If your cell rings and the caller ID says "We Energies," you may answer it just like a Brookfield woman did. She asked us not to reveal her identity.
"I got this phone call one morning and they said 'Well, we're going to be turning your power off because you haven't been paying your We Energies bill,'" the woman told us.
Turns out, it was a utility scheme. The imposters spoofed We Energies' phone number and then told the woman to buy $17,000 worth of gift cards at gas stations throughout southeast Wisconsin.
To avoid suspicion, they had her go to four different banks and she says they walked her through it all step by step.
"Then you go to your car and you scratch the number off and give us a call back and tell us what the number is and that will take care of some of your bill," the woman said.
"I didn't really know what I was doing, so I went ahead and did it because I was afraid I'd have my power turned off, and being an elderly person I did what they said," she explained.
But after talking with her trusted circle, she stopped buying the cards and instead went to the Better Business Bureau seeking help.
"She had two plastic baggies with her. One was filled with cash and the other was filled with gift cards," said Lisa Schiller with the BBB.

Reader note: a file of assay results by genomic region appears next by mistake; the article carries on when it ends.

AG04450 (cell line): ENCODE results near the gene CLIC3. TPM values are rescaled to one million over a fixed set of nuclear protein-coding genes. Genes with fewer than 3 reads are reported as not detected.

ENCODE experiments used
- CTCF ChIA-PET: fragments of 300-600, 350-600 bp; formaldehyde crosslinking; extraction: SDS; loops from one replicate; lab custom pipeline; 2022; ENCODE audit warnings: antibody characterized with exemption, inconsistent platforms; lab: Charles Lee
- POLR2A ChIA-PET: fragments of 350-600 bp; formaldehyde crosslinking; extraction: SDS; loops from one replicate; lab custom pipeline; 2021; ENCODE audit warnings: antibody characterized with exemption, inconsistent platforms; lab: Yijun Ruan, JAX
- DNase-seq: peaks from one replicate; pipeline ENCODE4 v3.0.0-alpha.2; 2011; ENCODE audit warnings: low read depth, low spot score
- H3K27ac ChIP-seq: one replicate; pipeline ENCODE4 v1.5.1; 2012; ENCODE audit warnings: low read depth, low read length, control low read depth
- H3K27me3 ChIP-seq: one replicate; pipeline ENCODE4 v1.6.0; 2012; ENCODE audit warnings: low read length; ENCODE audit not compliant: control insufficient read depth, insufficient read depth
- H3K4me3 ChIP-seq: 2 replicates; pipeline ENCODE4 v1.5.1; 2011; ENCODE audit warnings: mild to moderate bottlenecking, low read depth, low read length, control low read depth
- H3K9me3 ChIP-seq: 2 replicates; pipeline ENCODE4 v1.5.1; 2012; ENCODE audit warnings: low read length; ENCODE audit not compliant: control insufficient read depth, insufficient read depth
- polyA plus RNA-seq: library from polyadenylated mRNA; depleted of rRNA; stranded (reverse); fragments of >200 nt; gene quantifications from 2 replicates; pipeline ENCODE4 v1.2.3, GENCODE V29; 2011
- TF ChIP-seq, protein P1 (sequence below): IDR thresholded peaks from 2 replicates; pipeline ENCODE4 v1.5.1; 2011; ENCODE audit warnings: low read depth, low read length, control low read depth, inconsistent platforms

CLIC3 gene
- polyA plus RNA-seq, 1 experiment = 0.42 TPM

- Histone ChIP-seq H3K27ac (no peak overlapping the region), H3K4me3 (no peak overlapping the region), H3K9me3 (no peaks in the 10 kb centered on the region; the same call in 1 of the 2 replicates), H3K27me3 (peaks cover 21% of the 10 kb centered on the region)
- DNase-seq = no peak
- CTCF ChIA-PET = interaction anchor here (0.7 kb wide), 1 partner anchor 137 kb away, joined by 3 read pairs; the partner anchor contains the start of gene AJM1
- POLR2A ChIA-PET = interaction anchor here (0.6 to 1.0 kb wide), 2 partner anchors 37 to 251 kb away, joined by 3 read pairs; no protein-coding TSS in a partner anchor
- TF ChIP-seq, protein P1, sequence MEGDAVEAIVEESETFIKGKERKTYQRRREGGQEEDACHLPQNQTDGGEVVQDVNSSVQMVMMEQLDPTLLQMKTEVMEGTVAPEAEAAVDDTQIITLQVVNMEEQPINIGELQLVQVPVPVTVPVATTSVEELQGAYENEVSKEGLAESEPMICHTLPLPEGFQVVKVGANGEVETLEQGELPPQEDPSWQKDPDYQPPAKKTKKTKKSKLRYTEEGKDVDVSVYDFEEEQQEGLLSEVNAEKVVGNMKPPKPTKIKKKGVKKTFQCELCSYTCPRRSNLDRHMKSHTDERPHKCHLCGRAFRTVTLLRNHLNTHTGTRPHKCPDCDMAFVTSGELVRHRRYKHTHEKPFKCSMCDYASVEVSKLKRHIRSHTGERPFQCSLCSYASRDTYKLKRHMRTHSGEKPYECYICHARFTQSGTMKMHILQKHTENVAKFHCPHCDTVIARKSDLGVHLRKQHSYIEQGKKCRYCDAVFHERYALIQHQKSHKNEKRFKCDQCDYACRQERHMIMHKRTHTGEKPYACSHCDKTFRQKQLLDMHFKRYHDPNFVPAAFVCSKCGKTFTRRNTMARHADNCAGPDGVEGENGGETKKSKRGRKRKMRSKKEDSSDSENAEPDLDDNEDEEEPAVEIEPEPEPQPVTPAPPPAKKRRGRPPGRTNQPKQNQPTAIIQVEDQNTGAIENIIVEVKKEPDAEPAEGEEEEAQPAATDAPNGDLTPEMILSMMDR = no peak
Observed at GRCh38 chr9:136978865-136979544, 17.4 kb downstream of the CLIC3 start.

Inside the bag was about $16,000. The BBB had police escort the woman back to the bank to deposit it.
Schiller says this case happened in December of 2019. Now, she says, criminals are switching up how they do business.
"I think what is a little different this year is the payment methods that the scammers are requesting," Schiller said.
She says they prefer to get their money electronically via mobile payment apps, online payment systems, or even cryptocurrency -- anything that's hard to trace.
She stresses you should never pay your utility bill those ways and also remember a utility company won't call demanding payment.
"We Energies is not going to call you and tell you that you will be disconnected if you don't pay immediately," Schiller said.
"We will never threaten you or try to scare you into making a payment," says John Zaganczyk, We Energies Senior Vice President of Customer Service.
"If you think a scammer is targeting you, hang up. It's not rude; it's safe," he said.
The BBB says there are variations of the scam where con-artists call restaurants during busy dinner hours and threaten to disconnect their power if they don't pay immediately. Additionally, the BBB reports some scammers target Spanish-speaking consumers by speaking in Spanish.
Police told the Brookfield woman her chances of getting her money back weren't good. It was a hard lesson to learn.
"I advise anybody and elderly especially, don't answer your phone if you don't know the number or person," said the woman.
The BBB offers additional ways to avoid utility scams here.
You can also report scams to BBB Scam Tracker here.